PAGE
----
For the Bucs backfield depth will right the ship in ’14


With the NFL draft just two months away and the combine in the rear-view mirror, the majority of NFL fans are focused on who their team will bring in to be the difference maker(s) in 2014. However as fun as it may be to speculate about the next great star coming to Raymond James Stadium, the Tampa Buccaneers and their fans should be more excited about the players returning for the 2014 season, especially at the running back position.

In the years since the advent of the new pass-focused NFL, the traditional “Feature Back,” has become somewhat of an anomaly. Unless your team’s backfield includes Adrian Peterson or Marshawn Lynch, fans can expect to rely on two or even three RB’s to add extra wrinkles to your offenses scheme. For NFL purists, this notion is disconcerting because they are used to the LaDainian Tomlinson style “Bell-Cow Backs” of yesterday’s game; the Back that was the face of a franchise for a decade or more.

However the advanced analytics of today’s NFL reveal that a back who eclipses the 300 carry mark in a given year is, more times than not, significantly less effective the following season. For Tampa Bay, this was evident in 2013 when Doug Martin went down with a torn labrum in his shoulder and missed the majority of year. It is also interesting to note that after Martin’s 319 carries in 2012, he wasn’t even close to producing at the same level prior to his injury last season. So what does this mean for 2014?

2014 will see a resurgent Doug Martin. Fresh legs and a lighter work load for the third year Boise State product should translate in to solid production, hopefully akin to his 2012 numbers. Martin however, will not be a 300 carry back that is for sure. That lighter load in 2014 will be thanks to the two backs who replaced No. 22 in 2013. Last season in Martin’s stead, the Bucs turned to 6th round draft pick Mike James out of the University of Miami and free agent acquisition Bobby Rainey. James performed well in limited action, sporting a 4.6 yards per carry clip in his eight games. Rainey on the other hand, carried the load for the Bucs down the stretch and was one of the loan bright spots for a NFL’s worst offense.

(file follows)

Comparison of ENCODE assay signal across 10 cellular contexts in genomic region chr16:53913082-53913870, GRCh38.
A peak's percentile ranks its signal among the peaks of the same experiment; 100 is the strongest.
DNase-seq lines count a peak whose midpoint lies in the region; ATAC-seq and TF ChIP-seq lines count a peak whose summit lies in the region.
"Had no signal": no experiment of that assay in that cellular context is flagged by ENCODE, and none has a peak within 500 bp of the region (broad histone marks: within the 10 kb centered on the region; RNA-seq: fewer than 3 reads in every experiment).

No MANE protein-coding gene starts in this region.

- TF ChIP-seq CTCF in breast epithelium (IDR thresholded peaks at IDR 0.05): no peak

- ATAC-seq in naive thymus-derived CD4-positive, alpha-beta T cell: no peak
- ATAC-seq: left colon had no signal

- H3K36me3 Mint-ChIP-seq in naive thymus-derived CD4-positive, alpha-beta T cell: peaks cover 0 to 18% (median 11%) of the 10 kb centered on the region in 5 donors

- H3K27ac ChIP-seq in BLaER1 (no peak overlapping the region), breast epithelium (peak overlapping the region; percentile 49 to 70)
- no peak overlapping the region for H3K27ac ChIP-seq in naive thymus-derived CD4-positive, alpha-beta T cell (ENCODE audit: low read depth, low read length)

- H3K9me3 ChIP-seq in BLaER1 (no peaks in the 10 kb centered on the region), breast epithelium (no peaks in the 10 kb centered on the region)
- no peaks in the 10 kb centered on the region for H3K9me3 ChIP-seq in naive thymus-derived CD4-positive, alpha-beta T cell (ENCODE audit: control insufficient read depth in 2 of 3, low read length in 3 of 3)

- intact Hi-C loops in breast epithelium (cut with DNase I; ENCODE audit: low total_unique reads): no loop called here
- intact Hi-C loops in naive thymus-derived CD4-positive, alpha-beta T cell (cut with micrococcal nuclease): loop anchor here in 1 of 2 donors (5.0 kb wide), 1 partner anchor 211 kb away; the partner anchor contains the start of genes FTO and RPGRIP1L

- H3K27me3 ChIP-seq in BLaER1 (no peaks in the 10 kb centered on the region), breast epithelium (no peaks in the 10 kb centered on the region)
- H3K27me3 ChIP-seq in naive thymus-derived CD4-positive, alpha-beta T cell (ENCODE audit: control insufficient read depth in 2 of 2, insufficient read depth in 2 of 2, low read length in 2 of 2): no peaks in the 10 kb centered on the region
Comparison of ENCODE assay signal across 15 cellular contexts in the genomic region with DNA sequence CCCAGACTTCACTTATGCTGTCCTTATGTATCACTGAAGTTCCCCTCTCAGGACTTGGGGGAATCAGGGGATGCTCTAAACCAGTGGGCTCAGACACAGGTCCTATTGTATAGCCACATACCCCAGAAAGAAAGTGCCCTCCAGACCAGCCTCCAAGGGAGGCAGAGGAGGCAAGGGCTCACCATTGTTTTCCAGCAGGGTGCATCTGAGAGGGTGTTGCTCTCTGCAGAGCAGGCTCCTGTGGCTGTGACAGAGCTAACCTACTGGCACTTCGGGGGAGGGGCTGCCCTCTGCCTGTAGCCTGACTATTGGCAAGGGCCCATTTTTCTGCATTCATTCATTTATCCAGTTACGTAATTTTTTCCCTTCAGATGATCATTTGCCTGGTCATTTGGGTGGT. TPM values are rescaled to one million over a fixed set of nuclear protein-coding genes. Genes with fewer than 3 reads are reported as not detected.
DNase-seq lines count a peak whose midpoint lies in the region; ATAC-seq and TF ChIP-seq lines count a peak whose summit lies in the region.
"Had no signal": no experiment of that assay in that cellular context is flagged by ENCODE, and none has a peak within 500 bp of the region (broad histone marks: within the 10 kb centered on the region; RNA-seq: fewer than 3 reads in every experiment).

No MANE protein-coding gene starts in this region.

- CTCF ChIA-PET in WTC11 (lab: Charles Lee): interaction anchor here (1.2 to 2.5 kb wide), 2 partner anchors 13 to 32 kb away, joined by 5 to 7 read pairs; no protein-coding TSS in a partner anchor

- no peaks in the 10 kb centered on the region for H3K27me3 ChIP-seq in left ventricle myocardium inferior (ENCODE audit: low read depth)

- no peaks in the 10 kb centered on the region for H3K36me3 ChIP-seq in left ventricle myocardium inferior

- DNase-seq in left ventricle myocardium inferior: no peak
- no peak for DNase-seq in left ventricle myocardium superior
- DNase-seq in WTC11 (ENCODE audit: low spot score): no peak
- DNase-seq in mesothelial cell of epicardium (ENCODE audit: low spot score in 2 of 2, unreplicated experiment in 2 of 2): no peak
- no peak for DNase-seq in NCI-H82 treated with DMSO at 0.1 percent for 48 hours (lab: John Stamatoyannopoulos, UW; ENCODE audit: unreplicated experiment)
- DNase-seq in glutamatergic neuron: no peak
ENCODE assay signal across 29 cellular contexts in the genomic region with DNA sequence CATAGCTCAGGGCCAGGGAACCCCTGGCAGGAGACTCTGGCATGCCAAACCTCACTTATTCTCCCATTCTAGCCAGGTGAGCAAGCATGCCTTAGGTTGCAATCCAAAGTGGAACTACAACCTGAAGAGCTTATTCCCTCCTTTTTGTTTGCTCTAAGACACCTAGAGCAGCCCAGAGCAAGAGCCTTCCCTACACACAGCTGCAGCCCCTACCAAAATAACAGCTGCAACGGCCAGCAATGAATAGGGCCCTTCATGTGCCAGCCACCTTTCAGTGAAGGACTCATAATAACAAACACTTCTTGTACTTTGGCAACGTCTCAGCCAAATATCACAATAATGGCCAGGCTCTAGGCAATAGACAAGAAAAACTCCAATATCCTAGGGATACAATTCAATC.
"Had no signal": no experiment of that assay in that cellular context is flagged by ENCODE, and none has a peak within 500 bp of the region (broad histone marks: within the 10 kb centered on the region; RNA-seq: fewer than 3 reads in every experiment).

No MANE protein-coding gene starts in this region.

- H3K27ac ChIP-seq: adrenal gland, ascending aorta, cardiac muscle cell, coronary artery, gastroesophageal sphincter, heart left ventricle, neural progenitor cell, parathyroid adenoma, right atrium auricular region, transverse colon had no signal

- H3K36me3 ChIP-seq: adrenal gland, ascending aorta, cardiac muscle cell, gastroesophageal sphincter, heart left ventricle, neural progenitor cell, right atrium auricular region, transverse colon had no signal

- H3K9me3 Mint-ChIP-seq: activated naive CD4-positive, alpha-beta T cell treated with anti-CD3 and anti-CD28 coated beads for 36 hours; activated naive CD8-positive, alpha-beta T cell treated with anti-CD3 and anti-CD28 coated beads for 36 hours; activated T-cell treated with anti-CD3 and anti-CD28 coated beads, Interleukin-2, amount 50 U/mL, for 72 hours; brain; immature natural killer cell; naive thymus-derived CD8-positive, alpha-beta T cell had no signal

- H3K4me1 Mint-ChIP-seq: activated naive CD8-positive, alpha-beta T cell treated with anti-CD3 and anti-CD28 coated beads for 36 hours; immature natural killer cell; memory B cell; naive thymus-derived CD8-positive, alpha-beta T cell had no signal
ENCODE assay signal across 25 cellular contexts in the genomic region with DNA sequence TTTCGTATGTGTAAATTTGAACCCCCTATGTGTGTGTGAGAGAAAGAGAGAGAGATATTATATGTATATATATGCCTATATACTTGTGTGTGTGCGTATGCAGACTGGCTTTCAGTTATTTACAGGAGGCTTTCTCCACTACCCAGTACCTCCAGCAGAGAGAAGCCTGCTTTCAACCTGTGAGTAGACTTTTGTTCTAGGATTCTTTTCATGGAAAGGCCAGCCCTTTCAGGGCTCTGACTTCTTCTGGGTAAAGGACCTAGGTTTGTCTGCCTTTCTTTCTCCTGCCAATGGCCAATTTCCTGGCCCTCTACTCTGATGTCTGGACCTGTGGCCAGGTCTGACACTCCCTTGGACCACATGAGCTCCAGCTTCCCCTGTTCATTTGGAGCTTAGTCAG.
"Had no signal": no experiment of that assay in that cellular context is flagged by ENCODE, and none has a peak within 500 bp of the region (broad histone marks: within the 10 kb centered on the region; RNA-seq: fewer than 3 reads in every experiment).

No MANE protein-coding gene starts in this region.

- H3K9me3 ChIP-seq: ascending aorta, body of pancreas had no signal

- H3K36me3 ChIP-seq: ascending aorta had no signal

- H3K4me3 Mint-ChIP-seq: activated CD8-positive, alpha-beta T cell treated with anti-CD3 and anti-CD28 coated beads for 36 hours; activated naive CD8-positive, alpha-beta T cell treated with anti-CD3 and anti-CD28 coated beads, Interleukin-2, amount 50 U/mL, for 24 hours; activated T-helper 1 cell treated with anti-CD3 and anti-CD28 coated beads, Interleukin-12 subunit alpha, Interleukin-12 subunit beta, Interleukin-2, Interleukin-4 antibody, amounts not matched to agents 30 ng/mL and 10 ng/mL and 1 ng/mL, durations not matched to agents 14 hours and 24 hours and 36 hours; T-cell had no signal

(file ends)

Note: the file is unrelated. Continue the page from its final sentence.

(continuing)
Possibly the biggest question in the Bucs 2014 backfield remains: How will new offensive coordinator Jeff Tedford utilize the talent behind QB Mike Glennon? Tedford, known for his complex quarterback focused offense, is no stranger to having a plethora of options at the running back position. With names like Marshawn Lynch, Shane Vereen, and Jahvid Best having flanked Cal signal callers during Tedford’s tenure as head coach, the 2014 Buccaneers will rely heavily on their trio of RB’s to shoulder the offensive load while their quarterbacks attempt to digest Tedford’s multifaceted passing game.

It is the sheer depth of the Buccaneers backfield that will allow Tampa Bay’s offense to be successful this season. Each back brings a unique skill set to the table. Martin is a complete Matt Forte type of back who is equally dangerous between the tackles and in space. James is good for the tough yards and exciting in the open field, while Rainey has been described as the poor man’s Darren Sproles. Any combination of these three weapons will incite some sleepless nights for NFC defensive coordinators.

Make no mistake Buccaneers fans, there will be an adjustment period offensively. Tedford’s system is anything but simplistic. While Mike Glennon, or whoever winds up taking the snaps in 2014 will undoubtedly be the focal point, it will be the unique depth of the Bucs running backs that will make this season worth watching.


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